Garden Lites revamps look, launches new breakfast category
As part of promoting a healthy lifestyle, Garden Lites recently debuted its new breakfast category frittata line, enabling customers to easily add vegetables to their morning diet.
Amid the imminent New Year as throngs will collectively commit to eating more nutritiously, whether as part of a weight-loss resolution endeavor or to enjoy a healthier lifestyle overall, one company—Garden Lites—has set its sights on helping folks achieve those goals—one tasty veggie at a time. This decidedly plant-forward firm is downright braggadocios about its brand purpose: “to make surprisingly delicious veggie-rich foods so people can incorporate more veggies into their diet.”
As a means toward this end, Garden Lites recently debuted its new breakfast category frittata line helping consumers easily add vegetables to their morning diet via low calorie, high protein, and highly flavorful prepared food options. The timely new line launch coincides with a brand refresh bolstering its unequivocal positioning on plant-based food preparation: overtly eschewing food science in favor of a culinary approach utilizing produce in its natural form to proffer “surprisingly delicious and nutritionally smart, vegetable-oriented foods.”
Sharon Palmer, an award-winning Registered Dietician Nutritionist and well-reputed expert on plant-powered food and nutrition, applauds Garden Lites’ focus on fitting vegetables into a range of products, highlighting that “the vegetables are identifiable and recognizable.”
“You can see carrots, broccoli and spinach, for example, in the products, and they fit into healthful categories of the diet,” Palmer said. “They provide ways to fit vegetables into all meal occasions, and they are vegetarian. [Garden Lites] have been open and honest from the beginning that their mission is to help people fit in more vegetables into their diets …”
Garden Lites’ vegetarian frittatas, available in Spinach Egg White and Veggie Bacon & Potato Frittata varieties (with the “bacon” made from Pinto Beans), are a noteworthy complement to the award-winning company’s other sweet and savory products, including their popular Superfood Veggie Cakes and Superfood Mac and Cheese. In fact, while the brand was already established in the breakfast space with items like veggie-packed muffins and waffle varieties, the frittata line launch is helping reinforce the company’s standing as an innovative leader in the frozen food category. Additionally, to this newly introduced line being packed with non-altered veggies like spinach, red bell peppers and cauliflower, the frittatas are gluten, soy, peanut and tree nut free; non-GMO and kosher.
So certain it is of its vegetable-driven victuals resonating in today’s health-minded marketplace, Garden Lites’ new tagline “Veggies Made Great” is now prominently emblazoned in bright green on its product packaging. Plus, the new design also boldly highlights and asserts veggies as the No. 1 ingredient, furthering the company’s mandate of making scrumptious, veggie-laden frozen food something grocery consumers regularly seek out.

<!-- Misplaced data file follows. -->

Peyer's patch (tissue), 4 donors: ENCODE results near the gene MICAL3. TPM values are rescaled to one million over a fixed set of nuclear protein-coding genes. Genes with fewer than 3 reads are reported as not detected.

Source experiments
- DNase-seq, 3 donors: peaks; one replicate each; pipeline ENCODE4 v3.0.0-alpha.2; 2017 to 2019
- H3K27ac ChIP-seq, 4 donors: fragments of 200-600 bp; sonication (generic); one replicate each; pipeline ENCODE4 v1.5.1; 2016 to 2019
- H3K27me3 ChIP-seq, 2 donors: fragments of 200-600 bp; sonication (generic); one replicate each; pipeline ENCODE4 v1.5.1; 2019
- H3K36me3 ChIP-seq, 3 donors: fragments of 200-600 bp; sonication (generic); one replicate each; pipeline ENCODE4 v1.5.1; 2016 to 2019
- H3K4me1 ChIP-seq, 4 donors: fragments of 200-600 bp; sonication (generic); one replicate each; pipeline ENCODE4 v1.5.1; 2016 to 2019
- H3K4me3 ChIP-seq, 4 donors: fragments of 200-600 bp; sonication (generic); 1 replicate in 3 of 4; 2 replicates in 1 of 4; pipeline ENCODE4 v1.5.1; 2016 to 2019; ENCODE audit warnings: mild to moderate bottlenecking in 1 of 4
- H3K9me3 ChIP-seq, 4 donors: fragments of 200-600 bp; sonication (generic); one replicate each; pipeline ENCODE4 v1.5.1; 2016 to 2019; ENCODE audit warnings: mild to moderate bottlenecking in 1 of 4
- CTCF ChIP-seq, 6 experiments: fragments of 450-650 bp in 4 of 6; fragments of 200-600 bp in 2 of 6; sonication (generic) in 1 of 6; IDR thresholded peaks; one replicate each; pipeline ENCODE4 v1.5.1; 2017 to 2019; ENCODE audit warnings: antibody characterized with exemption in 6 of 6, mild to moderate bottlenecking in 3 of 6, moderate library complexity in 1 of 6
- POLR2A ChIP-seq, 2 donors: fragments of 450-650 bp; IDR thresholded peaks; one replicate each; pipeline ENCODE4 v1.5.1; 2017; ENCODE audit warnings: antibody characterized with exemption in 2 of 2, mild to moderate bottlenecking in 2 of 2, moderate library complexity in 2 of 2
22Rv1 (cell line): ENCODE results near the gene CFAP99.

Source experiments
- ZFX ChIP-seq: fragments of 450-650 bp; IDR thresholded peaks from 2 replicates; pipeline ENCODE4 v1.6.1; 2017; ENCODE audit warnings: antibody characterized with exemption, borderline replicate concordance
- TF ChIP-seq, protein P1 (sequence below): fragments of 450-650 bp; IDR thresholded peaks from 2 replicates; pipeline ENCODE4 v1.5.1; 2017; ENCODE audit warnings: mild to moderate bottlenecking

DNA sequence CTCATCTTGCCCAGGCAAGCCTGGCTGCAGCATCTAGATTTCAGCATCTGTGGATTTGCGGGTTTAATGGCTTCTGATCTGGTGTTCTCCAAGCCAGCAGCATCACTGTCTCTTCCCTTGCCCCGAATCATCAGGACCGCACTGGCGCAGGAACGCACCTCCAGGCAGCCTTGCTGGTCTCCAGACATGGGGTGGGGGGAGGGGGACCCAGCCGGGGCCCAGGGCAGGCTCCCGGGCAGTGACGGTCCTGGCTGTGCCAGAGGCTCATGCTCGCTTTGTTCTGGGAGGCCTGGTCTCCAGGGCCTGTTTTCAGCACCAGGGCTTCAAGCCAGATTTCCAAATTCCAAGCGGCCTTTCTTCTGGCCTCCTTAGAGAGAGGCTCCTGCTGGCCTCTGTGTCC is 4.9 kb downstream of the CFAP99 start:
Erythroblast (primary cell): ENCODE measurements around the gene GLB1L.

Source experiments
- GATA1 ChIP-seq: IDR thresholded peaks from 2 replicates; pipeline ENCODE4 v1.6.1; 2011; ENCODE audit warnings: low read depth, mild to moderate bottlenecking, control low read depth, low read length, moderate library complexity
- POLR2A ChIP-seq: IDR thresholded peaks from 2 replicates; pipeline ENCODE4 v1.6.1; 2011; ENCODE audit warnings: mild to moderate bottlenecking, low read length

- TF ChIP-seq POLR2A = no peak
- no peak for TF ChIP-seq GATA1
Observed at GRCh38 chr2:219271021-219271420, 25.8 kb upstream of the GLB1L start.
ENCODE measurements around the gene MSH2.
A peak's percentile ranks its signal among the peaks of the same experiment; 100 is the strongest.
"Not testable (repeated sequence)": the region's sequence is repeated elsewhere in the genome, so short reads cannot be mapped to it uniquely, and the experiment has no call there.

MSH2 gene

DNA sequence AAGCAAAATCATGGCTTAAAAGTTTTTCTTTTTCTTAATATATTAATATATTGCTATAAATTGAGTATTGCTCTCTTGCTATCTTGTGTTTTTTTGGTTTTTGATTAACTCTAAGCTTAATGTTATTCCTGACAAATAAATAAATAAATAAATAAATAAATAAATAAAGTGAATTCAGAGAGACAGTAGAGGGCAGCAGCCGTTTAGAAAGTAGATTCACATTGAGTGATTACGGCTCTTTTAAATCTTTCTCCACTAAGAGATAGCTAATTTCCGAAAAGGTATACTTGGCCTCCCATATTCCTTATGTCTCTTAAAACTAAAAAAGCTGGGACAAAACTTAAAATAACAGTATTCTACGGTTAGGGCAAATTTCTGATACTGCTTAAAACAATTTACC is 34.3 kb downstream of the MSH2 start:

“This dynamic new Garden Lites packaging is a radical change sure to scream from the frozen food aisle as to why to purchase,” says Andy Reichgut, Garden Lites’ Executive Vice President.
Palmer also advocated Garden Lites brand refresh and approach to fitting into consumers’ daily lives, noting, “I like the clean packaging and that they focus on delicious, comfort food recipes, but in a more healthful version. So, basically, they are meeting consumers’ needs in a healthful way. They are good for the whole family, too. I appreciate that they use the slogan, ‘Veggies Made Great,’ which resonates with people. And it’s important to point out the prominence of ingredients and clean lists.”
Overall, the strong new branding undertaken by Garden Lites has given the company a fresher face and clear-cut mission, and the new frittata products—now available in Stop & Shop, Giant Landover, Publix and select Costco stores—are further energizing the lauded lineup.
When asked her opinion on what’s needed to help the food industry and consumer marketplace at large become more vegetable-centric, Palmer recommends creativity and transparency. “I think one strategy is to make food products that include a variety of whole plants, but in a global, interesting, delicious format,” she said. “Keep it real, where you can see all of those delicious plant foods right there in the open.” Recommendations that indubitably mesh with Garden Lites’ own efforts.
“Finding new ways to provide healthful whole plant foods in attractive formats will be successful,” Palmer added. “People want healthy, interesting, global, delicious, but they also want to be satisfied.”
Satisfied and satiated indeed.
DISCLAIMER: This article expresses my own ideas and opinions. Any information I have shared are from sources that I believe to be reliable and accurate. I did not receive any financial compensation for writing this post, nor do I own any shares in any company I’ve mentioned. I encourage any reader to do their own diligent research first before making any investment decisions.
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